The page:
Rapid recent progress in democratising access to AR-activated materials

For these reasons, AR is now revolutionising educational spaces. Although the technology has been around for years, only recent innovations have enabled it to be used at scale. The first AR-enhanced print book was published in 2001, but development costs, as well as usability and scalability challenges, presented huge barriers to wider adoption in educational publishing. The technology remained somewhat limited without mobile devices.

Since then, the process of AR content production has been streamlined and its cost has fallen significantly. Mobile devices have proliferated among students and teachers, opening up new opportunities for them to connect with multimedia materials. These devices can be installed with applications that easily scan 3D models for use with AR-activated learning materials. As a result, platforms such as Ludenso have been able to help bring pricing down significantly and increase accessibility to AR amongst authors and publishers alike. Indeed, since we first started working with publishers three years ago we’ve helped reduce the price by around 90 per cent.

Importantly, the production of AR content combined with traditional materials has become easier. Our own AR authoring tool, built specifically for publishers, consists of a ‘drag and drop’ studio that democratises AR production for almost any publisher that wants to create an AR book. The link between print and digital content is seamless for students to use, and publishers can also use analytics to review how users interact with the content.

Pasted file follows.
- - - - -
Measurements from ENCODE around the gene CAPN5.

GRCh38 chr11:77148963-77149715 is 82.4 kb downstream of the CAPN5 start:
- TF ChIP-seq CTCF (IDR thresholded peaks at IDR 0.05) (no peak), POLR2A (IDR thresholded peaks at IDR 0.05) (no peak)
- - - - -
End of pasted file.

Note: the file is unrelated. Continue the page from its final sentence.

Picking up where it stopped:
The AR-activated classroom is here

The boundaries of possibility with this technology are already stretched far and wide. Publishers can implement almost any kind of media integration they can imagine, be it integrated quizzes, video content, or interactive 3D models. What has changed is the accessibility, cost of production, and awareness of the technology.

Ludenso itself focuses on making the technology simpler to produce and use, and enabling publishers to develop it at scale for use in classrooms across the world. Ludenso’s studio completely removes the need for internal developer teams and enormous instruments, which have long discouraged some publishers from investing in the technology. 

All its content is produced in collaboration with subject experts, which creates a network of expertise for publishers, who can be sure that they’re producing the best quality assets for their products. This curated content not only ensures that students have access to the highest quality education materials, but that educators have access to tools which they can trust. 

As the use of technology continues to evolve, schools and governments must adopt a research-based approach to technology in the classroom. The blended learning which AR provides does not conflict with traditional learning methods but instead helps students ascertain a deeper understanding of their subjects. Only by combining traditional learning methods with the endless technological possibilities which AR and VR present, can we prepare students for the future. 

It has been a long time coming, but the ‘future classroom’ we’ve all heard about is just around the corner. European educational institutions and publishers must now only step up to meet the demand.